TYPES OF GROUPS
There are various types of groups for mental wellness available. If you’re looking into group therapy here or anywhere else, it’s often helpful to ask a few questions so you know what to expect.
Below, you will find some general characteristics of group treatment options. While this is not an exhaustive list of characteristics of group treatment, it should be a good starting point to help you understand what to expect.
open or closed
Open groups allow people to join or leave on an open basis. New faces may join on a week by week basis, or there might be rotations or scheduled “open meetings” where new people are integrated into the existing group. Closed groups begin and end with the same group of people. They are often more private and intimate than open groups, but both have valuable benefits.
support groups or therapy groups
Support groups are characterized by a meeting of a group of people with similar experiences. A guide is generally present to help facilitate the meeting, but content leans towards sharing and discussion of individual experiences and providing validation and support. Therapeutic groups, in addition to providing the support referenced above, also focus on addressing specific internal mental and emotional problems in a structured way. It is similar to individual therapy, but in a group setting.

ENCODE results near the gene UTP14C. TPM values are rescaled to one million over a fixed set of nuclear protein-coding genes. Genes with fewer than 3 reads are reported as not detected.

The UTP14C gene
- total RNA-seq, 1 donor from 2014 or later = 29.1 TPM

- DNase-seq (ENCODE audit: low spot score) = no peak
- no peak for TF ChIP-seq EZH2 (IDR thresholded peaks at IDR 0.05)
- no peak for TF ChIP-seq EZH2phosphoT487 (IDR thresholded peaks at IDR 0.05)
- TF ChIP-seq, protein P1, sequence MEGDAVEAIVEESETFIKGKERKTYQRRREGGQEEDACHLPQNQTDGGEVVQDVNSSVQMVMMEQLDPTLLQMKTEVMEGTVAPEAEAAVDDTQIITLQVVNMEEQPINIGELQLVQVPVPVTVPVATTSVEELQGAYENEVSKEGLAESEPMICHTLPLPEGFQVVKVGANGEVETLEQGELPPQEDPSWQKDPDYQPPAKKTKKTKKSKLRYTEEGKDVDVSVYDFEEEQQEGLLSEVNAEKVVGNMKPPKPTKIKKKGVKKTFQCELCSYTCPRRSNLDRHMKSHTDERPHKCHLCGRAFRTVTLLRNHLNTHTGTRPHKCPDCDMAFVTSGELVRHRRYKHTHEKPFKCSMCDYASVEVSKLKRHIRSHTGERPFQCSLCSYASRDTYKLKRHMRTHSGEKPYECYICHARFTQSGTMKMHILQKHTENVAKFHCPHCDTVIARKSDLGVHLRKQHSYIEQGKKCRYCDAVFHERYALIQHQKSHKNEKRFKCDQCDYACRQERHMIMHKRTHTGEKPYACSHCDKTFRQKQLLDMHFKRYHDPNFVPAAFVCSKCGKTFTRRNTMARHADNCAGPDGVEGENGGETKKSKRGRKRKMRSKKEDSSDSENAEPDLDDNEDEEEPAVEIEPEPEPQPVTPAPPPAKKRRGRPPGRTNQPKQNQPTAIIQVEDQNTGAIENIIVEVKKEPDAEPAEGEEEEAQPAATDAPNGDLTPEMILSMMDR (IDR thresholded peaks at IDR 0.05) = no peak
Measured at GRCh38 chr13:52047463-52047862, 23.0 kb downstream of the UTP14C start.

skills-based or general topic
Some groups focus on learning specific sets of skills and tools to help you in your life. Others focus more on general issues, such as anxiety, depression, or anger. While either kind of group can include the other element, it’s helpful to know what to expect before you begin.
educational groups or process groups
Educational groups are run much like a classroom. When you sign up for one of these groups, it is often geared toward learning and how to apply the information you’ve learned. Some may be more interactive while others more like a traditional class. A group leader will be providing information and teaching you how to use it in your daily life. Process groups are based more on open dialogue, with a group leader facilitating discussion. Participants create the content through reflection, introspection, and interaction with others.
specific treatment groups
Some groups are offered as part of a particular treatment program such as Dialectical Behavior Therapy (DBT), Radically Open DBT, Mindfulness Based Relapse Prevention, or Co-Occurring Disorders treatment (for substance use disorders and mental illness). These groups will usually require some sort of admission application and/or a commitment to treatment.
recovery support meetings
These are community-based groups of people who meet with an intentional focus. Often spiritual (but not religious) in nature, they include various components such as sharing of story and struggles, working through a 12-step recovery model, a guest speaker, and specific prayers used by that group for commitment to recovery. Recovery support groups often include members from all stages of recovery from substance abuse, mental illness, or other addictions. Some groups are open, meaning anyone can attend regardless of whether or not they consider themselves to be an addict, while others are closed, meaning you must admit you are an addict in order to attend. Many people find recovery support groups such as Alcoholics Anonymous, Narcotics Anonymous, and Celebrate Recovery to be invaluable parts of their recovery journey.
mindfulness groups and meditation groups
These groups often serve to provide a space for shared experience of mindfulness practice. Some may include a brief discussion or educational component, while others focus more on the practice itself.